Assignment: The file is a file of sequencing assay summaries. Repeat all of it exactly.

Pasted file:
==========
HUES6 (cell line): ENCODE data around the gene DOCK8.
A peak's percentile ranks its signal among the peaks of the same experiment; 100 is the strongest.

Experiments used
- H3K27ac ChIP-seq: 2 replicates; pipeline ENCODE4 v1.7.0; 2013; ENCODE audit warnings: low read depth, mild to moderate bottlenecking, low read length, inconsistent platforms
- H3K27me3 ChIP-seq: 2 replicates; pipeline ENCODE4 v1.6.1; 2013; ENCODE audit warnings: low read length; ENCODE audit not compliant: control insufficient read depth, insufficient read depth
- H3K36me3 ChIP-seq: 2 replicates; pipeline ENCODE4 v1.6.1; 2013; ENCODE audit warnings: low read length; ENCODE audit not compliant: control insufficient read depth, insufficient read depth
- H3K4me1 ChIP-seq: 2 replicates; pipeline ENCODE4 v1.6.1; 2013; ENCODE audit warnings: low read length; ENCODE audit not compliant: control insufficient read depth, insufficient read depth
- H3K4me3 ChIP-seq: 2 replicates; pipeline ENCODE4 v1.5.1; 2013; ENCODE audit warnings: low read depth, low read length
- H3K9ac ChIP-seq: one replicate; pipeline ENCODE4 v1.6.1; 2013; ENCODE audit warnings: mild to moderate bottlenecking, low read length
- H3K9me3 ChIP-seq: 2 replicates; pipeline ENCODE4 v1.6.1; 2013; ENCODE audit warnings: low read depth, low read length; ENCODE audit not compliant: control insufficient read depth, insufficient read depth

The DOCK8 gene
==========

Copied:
HUES6 (cell line): ENCODE data around the gene DOCK8.
A peak's percentile ranks its signal among the peaks of the same experiment; 100 is the strongest.

Experiments used
- H3K27ac ChIP-seq: 2 replicates; pipeline ENCODE4 v1.7.0; 2013; ENCODE audit warnings: low read depth, mild to moderate bottlenecking, low read length, inconsistent platforms
- H3K27me3 ChIP-seq: 2 replicates; pipeline ENCODE4 v1.6.1; 2013; ENCODE audit warnings: low read length; ENCODE audit not compliant: control insufficient read depth, insufficient read depth
- H3K36me3 ChIP-seq: 2 replicates; pipeline ENCODE4 v1.6.1; 2013; ENCODE audit warnings: low read length; ENCODE audit not compliant: control insufficient read depth, insufficient read depth
- H3K4me1 ChIP-seq: 2 replicates; pipeline ENCODE4 v1.6.1; 2013; ENCODE audit warnings: low read length; ENCODE audit not compliant: control insufficient read depth, insufficient read depth
- H3K4me3 ChIP-seq: 2 replicates; pipeline ENCODE4 v1.5.1; 2013; ENCODE audit warnings: low read depth, low read length
- H3K9ac ChIP-seq: one replicate; pipeline ENCODE4 v1.6.1; 2013; ENCODE audit warnings: mild to moderate bottlenecking, low read length
- H3K9me3 ChIP-seq: 2 replicates; pipeline ENCODE4 v1.6.1; 2013; ENCODE audit warnings: low read depth, low read length; ENCODE audit not compliant: control insufficient read depth, insufficient read depth

The DOCK8 gene